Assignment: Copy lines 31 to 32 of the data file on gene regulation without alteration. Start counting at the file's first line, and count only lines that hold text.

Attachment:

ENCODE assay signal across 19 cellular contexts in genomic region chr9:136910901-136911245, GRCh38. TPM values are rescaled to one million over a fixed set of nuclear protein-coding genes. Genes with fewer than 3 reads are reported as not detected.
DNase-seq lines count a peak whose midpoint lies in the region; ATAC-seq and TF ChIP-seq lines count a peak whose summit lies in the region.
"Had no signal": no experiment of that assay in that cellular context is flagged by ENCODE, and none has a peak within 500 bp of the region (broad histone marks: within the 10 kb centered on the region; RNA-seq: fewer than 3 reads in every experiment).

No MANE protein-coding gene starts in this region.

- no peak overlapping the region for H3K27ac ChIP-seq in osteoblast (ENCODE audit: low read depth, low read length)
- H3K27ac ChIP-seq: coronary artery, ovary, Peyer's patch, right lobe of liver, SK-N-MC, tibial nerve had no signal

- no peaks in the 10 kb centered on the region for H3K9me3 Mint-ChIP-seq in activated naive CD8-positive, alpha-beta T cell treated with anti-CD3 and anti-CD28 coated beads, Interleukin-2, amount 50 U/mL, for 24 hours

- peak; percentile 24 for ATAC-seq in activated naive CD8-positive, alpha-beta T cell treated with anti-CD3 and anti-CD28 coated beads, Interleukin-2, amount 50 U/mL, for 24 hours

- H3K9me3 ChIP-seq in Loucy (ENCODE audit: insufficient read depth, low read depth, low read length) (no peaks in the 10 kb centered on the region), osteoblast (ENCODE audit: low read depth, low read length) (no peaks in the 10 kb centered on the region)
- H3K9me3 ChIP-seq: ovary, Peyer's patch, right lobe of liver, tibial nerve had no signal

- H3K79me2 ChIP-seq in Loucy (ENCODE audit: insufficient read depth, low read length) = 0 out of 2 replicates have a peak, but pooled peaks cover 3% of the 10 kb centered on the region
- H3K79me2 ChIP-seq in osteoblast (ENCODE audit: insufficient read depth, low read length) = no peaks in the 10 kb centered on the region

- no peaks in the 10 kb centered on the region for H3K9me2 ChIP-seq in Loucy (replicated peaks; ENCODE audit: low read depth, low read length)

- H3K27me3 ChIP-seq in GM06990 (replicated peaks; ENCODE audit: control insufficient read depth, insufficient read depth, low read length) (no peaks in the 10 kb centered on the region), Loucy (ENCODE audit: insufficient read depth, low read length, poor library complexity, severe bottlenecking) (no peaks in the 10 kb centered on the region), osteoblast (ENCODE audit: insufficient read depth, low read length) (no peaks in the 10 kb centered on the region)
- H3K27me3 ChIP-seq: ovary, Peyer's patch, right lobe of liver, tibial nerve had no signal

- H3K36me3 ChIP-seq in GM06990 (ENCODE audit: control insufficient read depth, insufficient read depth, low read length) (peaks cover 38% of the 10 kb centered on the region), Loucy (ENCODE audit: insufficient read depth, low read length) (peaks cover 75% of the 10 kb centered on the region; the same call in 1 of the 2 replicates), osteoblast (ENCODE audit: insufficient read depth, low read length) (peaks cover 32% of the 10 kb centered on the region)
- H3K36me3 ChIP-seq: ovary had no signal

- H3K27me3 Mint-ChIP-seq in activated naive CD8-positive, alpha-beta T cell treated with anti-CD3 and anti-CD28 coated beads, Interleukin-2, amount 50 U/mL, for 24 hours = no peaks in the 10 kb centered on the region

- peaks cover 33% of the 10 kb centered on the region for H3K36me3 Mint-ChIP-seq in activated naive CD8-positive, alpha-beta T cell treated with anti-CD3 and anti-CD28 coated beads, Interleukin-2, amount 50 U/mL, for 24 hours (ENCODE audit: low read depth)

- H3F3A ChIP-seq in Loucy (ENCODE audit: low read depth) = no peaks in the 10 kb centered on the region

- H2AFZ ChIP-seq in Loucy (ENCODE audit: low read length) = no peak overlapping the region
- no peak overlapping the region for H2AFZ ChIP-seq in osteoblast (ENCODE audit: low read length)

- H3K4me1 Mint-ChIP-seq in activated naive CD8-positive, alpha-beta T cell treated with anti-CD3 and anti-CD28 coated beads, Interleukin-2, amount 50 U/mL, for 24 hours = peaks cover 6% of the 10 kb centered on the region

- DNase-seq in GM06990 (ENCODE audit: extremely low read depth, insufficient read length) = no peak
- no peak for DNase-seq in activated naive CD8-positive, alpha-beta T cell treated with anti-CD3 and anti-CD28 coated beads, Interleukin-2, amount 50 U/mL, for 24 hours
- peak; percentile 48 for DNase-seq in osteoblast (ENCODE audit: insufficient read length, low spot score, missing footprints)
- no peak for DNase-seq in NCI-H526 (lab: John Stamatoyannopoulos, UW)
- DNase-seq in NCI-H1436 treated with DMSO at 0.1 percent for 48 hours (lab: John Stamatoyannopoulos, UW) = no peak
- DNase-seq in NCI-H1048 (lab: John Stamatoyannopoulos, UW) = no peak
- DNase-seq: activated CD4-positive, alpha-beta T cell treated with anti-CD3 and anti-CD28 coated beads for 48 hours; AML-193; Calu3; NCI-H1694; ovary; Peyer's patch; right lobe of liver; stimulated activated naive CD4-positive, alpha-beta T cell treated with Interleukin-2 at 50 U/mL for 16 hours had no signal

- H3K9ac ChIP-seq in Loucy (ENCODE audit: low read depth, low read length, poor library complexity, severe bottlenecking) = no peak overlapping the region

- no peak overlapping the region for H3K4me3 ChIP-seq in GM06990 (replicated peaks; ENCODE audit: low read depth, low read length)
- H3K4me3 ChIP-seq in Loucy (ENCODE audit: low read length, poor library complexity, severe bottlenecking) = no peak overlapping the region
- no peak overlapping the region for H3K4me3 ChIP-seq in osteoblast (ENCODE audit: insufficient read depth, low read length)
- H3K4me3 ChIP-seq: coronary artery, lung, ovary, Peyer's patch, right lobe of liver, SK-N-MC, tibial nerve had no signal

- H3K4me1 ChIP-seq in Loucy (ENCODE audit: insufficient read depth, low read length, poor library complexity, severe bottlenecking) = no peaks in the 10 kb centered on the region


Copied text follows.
- H3K9ac ChIP-seq in Loucy (ENCODE audit: low read depth, low read length, poor library complexity, severe bottlenecking) = no peak overlapping the region

- no peak overlapping the region for H3K4me3 ChIP-seq in GM06990 (replicated peaks; ENCODE audit: low read depth, low read length)